Owner’s Equity

In simple terms, the definition of owners’ equity can be stated as “A part of the total value of a company’s assets which is claimable by the owners (in case of sole proprietorship and partnership firm) and by the shareholders (in the case of a company)”. However, in the latter case, it is better known as stockholders’ equity or shareholders equity.

Numerous accounting equations can be used to define the term in a better way. Here are some of them:
(1)    Owner’s Equity = Assets – Liabilities

This is the most common equation used for understanding the meaning of owner’s equity. It is the value obtained by subtracting the liabilities that the owner owes to lenders, creditors, investors and other sets of individuals from the total assets of the company.

(2)    Owner’s Equity = Available Capital + Retained Earnings

In this equation, owner’s equity is defined as the sum total of business capital and the earnings retained after paying all the liabilities. Let’s take an example in which the capital available to a company at the beginning of a new financial year is $500,000. Now suppose that the owner contributes additional $30,000 to the capital. And the company’s net income (retained earnings) by the end of the year is $70,000. At the end of the financial year,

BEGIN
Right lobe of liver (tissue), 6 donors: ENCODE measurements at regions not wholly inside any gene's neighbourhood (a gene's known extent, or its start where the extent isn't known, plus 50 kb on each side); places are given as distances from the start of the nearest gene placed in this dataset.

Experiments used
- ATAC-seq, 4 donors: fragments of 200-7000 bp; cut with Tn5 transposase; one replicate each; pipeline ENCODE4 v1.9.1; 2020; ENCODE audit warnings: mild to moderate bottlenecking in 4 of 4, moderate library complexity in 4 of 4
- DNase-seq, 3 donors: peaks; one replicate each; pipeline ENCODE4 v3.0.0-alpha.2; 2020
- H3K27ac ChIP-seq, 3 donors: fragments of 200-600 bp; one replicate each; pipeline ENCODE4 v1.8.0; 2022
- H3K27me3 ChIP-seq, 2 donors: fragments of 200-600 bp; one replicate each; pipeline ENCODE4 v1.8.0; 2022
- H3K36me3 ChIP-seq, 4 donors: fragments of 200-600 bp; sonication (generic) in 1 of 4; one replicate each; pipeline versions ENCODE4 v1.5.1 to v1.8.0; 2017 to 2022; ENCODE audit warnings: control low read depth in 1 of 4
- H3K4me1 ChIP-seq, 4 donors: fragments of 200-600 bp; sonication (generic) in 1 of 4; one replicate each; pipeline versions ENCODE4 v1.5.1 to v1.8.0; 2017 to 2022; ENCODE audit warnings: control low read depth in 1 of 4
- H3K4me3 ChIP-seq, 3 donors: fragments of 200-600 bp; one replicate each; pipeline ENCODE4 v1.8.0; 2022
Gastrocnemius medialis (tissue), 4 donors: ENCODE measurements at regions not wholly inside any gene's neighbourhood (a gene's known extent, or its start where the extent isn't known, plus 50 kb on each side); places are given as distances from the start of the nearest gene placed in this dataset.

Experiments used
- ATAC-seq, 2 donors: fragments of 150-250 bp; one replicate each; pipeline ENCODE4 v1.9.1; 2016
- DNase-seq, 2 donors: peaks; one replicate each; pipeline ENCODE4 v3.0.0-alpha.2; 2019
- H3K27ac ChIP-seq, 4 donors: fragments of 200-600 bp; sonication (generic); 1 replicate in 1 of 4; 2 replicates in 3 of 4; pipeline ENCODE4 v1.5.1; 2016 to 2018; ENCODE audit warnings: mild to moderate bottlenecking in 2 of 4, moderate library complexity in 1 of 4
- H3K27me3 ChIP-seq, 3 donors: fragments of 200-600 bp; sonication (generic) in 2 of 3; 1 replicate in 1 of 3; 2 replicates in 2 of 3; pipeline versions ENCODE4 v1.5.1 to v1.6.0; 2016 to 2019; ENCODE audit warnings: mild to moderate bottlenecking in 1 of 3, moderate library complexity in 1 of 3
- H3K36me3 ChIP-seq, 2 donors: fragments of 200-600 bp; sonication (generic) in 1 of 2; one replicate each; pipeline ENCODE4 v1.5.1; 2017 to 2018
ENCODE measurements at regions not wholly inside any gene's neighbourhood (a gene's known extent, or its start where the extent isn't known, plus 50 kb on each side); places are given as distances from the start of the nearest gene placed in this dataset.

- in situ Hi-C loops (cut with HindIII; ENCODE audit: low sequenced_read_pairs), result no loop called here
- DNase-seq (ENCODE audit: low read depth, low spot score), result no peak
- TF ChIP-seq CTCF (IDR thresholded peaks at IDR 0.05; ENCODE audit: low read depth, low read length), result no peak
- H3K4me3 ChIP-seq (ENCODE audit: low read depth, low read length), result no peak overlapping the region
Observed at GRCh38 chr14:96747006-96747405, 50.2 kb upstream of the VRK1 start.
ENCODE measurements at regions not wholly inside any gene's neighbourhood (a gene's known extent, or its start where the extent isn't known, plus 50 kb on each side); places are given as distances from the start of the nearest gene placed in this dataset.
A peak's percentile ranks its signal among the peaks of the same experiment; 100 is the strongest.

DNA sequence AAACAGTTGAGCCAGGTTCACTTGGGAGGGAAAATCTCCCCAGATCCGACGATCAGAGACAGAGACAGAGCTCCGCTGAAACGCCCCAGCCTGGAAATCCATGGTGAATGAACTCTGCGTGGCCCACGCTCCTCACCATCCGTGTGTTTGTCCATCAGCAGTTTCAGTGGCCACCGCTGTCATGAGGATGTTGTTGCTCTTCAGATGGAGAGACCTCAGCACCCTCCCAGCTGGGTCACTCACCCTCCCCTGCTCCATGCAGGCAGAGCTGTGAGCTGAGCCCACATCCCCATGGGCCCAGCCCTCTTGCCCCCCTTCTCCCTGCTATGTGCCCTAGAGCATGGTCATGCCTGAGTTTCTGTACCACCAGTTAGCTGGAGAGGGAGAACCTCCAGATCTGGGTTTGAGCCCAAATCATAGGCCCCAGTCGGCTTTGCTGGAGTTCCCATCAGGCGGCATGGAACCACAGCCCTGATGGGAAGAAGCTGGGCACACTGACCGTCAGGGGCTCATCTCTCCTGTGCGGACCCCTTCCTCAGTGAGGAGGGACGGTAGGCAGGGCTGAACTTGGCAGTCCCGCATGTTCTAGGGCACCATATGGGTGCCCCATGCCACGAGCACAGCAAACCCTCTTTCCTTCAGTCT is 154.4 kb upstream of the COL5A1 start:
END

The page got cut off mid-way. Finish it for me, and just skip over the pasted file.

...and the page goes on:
Owner’s Equity = $500,000 + $30,000 + $70,000 = $600,000

Suppose that the owner withdraws $20,000 for his personal use during the year. The result would be,

Owner’s Equity = $600,000 – $20,000 = $580,000

So, what is owner’s equity finally?

Owner’s Equity = Equity (Previous Year Balance) + Capital Added During the Year+ Retained Earnings + Present Year Net Profit -Withdrawals

For stockholders’ equity/owner’s equity, withdrawals could be the dividends that are distributed in case of a company or personal drawings done by proprietor/partners in case of a firm.

Owner’s equity is also referred at times as book value of the company as it comes from two main sources, the first being “investment is done in business in the form of capital” and the second being “profits that accumulate in the business”. It represents the current stake held on the business by equity investors of the business.

It is worth mentioning that owner’s equity may at times be negative. A negative value generally represents the bad business position of the company, while yearly increasing positive value represents a healthy financial state of business supported by business growth.

Owner’s Equity Vs. Net Worth

In general, owner’s equity and net worth refer to the same value. However, finance or accounting experts should understand the comparison of owner’s equity with net worth. The difference lies in the use of these terms in personal and business perspectives. While owner’s equity is strictly a business accounting term, net worth can also be referred to the owner’s personal value which may include business equity as well as home equity, investments, bank accounts, valuable items like jewellery and other collections.

Generally, increasing owner’s equity year by year indicates the better business position (except in a case where an addition to capital is more than accumulated profits during a period compared). Moreover, it helps in keeping the companies in the good books of bankers, lenders, investors and other associates.


Last updated on : August 1st, 2017
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